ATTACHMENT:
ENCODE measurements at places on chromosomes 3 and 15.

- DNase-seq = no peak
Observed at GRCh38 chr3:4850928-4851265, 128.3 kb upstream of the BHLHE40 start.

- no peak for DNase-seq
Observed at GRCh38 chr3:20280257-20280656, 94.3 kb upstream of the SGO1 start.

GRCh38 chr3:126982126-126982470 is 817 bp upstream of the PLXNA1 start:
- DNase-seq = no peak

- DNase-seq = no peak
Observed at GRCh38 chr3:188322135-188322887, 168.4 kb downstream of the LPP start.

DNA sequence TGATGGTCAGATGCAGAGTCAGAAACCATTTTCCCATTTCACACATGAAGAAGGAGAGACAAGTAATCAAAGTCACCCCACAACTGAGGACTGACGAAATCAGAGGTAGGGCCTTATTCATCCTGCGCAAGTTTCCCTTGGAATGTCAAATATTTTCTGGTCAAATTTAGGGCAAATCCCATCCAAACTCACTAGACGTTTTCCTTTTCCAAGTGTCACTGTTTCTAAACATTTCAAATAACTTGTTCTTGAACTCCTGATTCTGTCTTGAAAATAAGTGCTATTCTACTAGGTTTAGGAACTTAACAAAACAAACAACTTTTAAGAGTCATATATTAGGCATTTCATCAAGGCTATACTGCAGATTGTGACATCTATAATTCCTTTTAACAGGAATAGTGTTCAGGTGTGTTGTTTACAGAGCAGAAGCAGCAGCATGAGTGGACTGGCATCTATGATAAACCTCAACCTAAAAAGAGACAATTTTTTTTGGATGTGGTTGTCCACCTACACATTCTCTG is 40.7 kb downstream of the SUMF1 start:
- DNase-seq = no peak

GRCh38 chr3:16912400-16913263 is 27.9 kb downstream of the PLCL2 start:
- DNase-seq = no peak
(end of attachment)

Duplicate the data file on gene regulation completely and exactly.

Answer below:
ENCODE measurements at places on chromosomes 3 and 15.

- DNase-seq = no peak
Observed at GRCh38 chr3:4850928-4851265, 128.3 kb upstream of the BHLHE40 start.

- no peak for DNase-seq
Observed at GRCh38 chr3:20280257-20280656, 94.3 kb upstream of the SGO1 start.

GRCh38 chr3:126982126-126982470 is 817 bp upstream of the PLXNA1 start:
- DNase-seq = no peak

- DNase-seq = no peak
Observed at GRCh38 chr3:188322135-188322887, 168.4 kb downstream of the LPP start.

DNA sequence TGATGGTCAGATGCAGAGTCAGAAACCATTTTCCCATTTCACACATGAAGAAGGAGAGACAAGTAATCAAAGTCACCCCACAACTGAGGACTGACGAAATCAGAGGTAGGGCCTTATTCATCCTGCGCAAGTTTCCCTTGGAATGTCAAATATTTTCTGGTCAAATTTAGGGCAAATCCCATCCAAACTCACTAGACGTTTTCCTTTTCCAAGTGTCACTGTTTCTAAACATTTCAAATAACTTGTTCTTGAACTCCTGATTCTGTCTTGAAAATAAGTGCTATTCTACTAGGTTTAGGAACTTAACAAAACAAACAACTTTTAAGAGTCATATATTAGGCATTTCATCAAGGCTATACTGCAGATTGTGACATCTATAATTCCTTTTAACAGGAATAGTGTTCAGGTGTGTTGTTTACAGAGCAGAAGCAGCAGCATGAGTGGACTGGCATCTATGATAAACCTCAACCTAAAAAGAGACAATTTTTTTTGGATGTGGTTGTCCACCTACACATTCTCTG is 40.7 kb downstream of the SUMF1 start:
- DNase-seq = no peak

GRCh38 chr3:16912400-16913263 is 27.9 kb downstream of the PLCL2 start:
- DNase-seq = no peak